The mechanical engineer provides expertise in evaluating potential product cases including potential failures, warnings and design claims.
Common Issues the Mechanical Engineering Expert Addresses Regarding Consumer Product Cases:
- Product performance
- Product safety
- Product design
- Product modifications
- Product maintenance
- Product operation
- Product warnings, instructions and labels
The Mechanical Engineer:
- Reviews information related to incident
- Evaluates performance of product during incident
- Reviews intended or proper operating procedures
- Reviews maintenance and repair records
- Inspects post-incident condition product components
- Looks for evidence and time of possible failure
- Determines specification of product
- Reviews original design of product
- Reviews information related to procedures at time of incident
- Verifies compliance with required standards for product
Consumer Products Expert Case Study
Case Synopsis: A worker at a food processing plant was injured while trying to clear a jam in the inlet tube to a chopper machine. At the time of the incident, the worker was monitoring the flow of vegetables into the machine. The machine’s inlet would occasionally clog, requiring the worker to clear the jammed vegetables. The plant’s procedure to clear the clog was to shut down the chopper machine, thereby stopping the blades, and then use a plastic paddle to clear the clog in the inlet.
On the day of the incident, the worker chose not to use the plastic paddle to clear the jam, and did not shut down the machine prior to trying to clear the jam. While reaching into the inlet of the machine, the worker extended their hand into the machine, placing their hand in the path of the rotating blades. The worker sustained amputation of all four fingers and part of their hand and thumb.
The plaintiff alleged the machine was defective because it allowed the worker to be exposed to the sharp, rotating blades. They indicated the machine should have been designed to automatically shut down in the event of a clog in the inlet to prevent a worker from contacting the blades when they were active.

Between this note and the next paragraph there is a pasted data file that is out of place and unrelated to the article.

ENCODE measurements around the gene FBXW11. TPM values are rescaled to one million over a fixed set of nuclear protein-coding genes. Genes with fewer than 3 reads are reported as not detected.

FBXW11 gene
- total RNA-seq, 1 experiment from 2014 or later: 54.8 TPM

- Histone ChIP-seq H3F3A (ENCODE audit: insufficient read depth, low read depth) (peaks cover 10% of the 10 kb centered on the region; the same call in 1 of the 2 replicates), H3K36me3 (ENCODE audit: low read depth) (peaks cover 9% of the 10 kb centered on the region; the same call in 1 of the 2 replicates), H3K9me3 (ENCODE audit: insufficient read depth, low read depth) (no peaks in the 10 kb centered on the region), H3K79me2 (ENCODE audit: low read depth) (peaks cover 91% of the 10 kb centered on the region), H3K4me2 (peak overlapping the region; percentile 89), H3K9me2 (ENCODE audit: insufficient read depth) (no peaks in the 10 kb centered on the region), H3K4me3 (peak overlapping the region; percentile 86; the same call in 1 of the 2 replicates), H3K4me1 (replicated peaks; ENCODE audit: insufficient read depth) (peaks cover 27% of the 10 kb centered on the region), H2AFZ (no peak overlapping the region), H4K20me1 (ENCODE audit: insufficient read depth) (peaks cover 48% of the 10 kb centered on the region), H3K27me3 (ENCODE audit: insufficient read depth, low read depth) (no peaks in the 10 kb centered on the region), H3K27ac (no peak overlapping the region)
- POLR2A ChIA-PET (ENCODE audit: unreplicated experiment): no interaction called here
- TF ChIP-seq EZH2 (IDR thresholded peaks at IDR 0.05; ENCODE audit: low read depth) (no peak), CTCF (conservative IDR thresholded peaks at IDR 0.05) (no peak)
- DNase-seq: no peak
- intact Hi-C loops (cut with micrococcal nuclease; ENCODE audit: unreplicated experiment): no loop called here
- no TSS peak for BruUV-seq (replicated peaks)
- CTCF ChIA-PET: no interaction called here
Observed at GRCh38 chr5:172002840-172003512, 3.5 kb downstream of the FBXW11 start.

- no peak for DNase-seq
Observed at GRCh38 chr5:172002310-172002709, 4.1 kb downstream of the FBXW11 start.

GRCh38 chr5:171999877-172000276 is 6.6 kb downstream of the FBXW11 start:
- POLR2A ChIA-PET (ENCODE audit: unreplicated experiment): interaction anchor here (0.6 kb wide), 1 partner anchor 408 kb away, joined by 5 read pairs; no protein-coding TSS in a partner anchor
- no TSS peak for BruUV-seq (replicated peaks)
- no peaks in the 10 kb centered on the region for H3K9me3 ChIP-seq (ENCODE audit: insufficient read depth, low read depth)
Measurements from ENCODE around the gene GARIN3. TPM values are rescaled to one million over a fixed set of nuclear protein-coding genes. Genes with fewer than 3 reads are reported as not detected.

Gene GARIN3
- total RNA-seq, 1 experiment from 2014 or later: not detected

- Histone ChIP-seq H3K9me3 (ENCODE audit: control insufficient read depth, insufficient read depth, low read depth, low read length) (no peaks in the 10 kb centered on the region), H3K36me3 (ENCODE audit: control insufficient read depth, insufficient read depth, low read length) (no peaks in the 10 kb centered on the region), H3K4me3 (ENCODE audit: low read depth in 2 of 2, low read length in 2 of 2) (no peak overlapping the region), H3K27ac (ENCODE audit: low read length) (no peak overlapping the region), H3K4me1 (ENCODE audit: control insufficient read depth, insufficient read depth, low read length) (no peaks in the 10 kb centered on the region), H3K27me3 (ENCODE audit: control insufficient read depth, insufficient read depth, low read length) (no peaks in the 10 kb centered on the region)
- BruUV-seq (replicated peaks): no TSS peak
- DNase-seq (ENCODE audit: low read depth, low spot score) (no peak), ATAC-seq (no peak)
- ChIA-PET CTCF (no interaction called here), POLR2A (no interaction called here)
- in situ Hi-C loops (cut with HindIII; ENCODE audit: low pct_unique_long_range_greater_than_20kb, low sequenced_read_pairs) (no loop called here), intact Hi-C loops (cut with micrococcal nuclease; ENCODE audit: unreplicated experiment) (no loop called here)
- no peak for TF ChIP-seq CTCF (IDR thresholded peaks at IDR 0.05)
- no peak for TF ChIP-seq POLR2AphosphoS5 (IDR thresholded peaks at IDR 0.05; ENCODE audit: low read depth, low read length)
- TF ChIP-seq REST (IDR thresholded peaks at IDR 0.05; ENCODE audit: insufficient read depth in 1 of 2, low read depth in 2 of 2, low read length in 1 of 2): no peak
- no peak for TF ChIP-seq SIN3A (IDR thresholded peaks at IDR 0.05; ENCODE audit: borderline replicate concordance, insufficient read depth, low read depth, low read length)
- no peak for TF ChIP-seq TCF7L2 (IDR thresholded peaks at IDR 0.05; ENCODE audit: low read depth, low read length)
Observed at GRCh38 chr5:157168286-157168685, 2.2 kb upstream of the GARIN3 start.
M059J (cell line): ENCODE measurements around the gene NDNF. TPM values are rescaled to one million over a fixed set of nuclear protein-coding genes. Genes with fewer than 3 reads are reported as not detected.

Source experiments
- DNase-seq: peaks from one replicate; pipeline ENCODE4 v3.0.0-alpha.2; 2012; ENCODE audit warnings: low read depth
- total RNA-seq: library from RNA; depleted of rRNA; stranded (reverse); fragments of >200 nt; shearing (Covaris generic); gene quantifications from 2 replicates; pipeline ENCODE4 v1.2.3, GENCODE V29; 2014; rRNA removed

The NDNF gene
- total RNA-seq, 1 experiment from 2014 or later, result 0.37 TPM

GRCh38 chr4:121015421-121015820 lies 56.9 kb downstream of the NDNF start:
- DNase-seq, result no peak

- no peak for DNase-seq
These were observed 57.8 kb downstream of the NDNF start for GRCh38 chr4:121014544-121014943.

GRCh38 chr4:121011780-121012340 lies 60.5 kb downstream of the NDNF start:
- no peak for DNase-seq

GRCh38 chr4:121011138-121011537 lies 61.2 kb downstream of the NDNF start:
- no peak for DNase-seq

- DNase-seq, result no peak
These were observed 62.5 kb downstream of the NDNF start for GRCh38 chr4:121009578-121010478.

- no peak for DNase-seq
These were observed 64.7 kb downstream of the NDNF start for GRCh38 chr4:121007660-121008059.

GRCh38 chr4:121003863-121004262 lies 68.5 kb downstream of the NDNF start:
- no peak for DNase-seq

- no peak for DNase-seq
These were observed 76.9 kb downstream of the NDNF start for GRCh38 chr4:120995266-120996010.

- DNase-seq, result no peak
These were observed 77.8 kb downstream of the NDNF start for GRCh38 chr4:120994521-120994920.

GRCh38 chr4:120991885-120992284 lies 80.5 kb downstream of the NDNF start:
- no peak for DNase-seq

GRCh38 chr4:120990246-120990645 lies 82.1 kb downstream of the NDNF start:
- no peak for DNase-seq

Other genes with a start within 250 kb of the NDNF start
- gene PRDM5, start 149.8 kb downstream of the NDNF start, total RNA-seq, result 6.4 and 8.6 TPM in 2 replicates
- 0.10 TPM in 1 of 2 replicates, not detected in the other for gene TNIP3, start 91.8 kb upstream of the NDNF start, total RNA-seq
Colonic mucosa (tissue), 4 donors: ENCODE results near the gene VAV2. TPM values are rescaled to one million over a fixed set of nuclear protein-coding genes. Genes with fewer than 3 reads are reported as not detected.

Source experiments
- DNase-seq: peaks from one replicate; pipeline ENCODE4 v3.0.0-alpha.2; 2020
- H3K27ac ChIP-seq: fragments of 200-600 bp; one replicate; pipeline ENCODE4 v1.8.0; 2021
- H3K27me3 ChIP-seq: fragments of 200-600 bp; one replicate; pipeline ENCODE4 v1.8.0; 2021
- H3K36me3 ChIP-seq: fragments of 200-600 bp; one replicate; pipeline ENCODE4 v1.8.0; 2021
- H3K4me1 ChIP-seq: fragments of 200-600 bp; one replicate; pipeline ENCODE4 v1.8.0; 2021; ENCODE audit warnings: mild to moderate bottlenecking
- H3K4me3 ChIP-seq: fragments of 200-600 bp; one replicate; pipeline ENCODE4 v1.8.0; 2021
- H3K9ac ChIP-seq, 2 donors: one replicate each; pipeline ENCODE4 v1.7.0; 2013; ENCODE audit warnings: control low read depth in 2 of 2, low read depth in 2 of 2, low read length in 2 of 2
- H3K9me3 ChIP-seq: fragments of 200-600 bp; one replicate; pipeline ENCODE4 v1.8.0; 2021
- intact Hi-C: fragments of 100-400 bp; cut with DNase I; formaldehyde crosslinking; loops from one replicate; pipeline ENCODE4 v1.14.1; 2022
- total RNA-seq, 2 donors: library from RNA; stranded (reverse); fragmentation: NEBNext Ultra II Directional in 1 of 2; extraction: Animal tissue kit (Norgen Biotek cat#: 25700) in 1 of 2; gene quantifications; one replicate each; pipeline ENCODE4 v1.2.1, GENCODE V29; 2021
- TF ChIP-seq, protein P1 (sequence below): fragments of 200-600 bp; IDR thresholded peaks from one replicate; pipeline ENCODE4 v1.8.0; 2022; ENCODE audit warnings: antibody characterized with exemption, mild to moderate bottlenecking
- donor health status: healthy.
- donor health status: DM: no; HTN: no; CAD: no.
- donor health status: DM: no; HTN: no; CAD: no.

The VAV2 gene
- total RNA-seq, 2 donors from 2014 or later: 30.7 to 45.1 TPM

Expert Analysis: Investigation of the incident revealed there had been alterations made to the machine after it left the control of the manufacturer. As originally designed, manufactured and sold, the machine incorporated a close inlet chute/tube that was approximately four and a half feet long. It was also supplied with a plastic paddle with a T-handle, also four and a half feet long. The instruction for clearing an inlet tube jam in the manual indicated the machine should be turned off and the plastic paddle should be used to clear any jammed materials in the inlet tube. The T-handle of the paddle was designed to prevent the paddle from being able to reach the blades of the chopper. The length of the inlet tube was designed to prevent a worker from being able to get their hand into the chopping area and contacting the sharp blades. It also would prevent them from being exposed to the rotating blades if they were to reach down the inlet with the machine running. In other words, as designed, a worker would not be able to get any portion of their body into the chopping area by reaching into the inlet of the machine.
At some time during the life of the machine, the inlet tube was modified with approximately three feet of the tube being removed. This left an approximately one-and-a-half-foot long inlet tube. With the modified inlet tube, the plaintiff was able to reach down and contact the rotating blades of the machine. This would not be possible with the original design of the machine.
Result: The defendant was able to show that the original design of the chopper machine would have prevented the plaintiff’s injuries from occurring. They were also able to show the injuries occurred due to the modification which occurred to the machine after it left their control.
Manufacturer’s motion for summary judgement was granted.
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